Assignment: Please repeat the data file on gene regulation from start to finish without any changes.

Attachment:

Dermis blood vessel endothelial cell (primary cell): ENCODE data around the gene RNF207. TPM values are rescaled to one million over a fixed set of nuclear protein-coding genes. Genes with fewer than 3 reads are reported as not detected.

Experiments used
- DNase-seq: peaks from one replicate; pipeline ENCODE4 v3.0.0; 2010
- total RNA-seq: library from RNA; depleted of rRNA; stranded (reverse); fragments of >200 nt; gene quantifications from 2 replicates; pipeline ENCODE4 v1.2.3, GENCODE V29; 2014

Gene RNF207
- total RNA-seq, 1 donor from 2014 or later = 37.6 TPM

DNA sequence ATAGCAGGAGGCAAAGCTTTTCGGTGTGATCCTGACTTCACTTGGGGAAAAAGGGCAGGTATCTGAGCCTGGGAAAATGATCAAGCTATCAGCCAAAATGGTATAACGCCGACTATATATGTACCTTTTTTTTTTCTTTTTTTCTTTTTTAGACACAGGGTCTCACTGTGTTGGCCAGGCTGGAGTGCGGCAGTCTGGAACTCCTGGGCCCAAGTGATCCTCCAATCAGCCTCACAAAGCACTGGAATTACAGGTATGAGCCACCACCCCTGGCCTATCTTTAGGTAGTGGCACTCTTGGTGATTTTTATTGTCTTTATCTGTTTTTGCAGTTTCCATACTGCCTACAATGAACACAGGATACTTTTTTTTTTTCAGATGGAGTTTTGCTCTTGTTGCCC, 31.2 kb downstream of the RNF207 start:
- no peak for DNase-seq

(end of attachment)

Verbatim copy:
Dermis blood vessel endothelial cell (primary cell): ENCODE data around the gene RNF207. TPM values are rescaled to one million over a fixed set of nuclear protein-coding genes. Genes with fewer than 3 reads are reported as not detected.

Experiments used
- DNase-seq: peaks from one replicate; pipeline ENCODE4 v3.0.0; 2010
- total RNA-seq: library from RNA; depleted of rRNA; stranded (reverse); fragments of >200 nt; gene quantifications from 2 replicates; pipeline ENCODE4 v1.2.3, GENCODE V29; 2014

Gene RNF207
- total RNA-seq, 1 donor from 2014 or later = 37.6 TPM

DNA sequence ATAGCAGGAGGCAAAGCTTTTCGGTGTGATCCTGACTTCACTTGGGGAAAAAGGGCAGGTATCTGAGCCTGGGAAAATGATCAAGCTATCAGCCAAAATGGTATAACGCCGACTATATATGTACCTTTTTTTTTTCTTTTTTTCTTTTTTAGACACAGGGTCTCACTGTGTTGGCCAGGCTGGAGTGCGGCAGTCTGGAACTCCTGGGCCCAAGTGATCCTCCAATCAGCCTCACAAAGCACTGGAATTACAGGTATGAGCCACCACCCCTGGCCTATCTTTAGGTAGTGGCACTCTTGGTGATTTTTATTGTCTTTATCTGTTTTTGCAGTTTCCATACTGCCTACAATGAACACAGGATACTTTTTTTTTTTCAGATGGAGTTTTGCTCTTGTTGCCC, 31.2 kb downstream of the RNF207 start:
- no peak for DNase-seq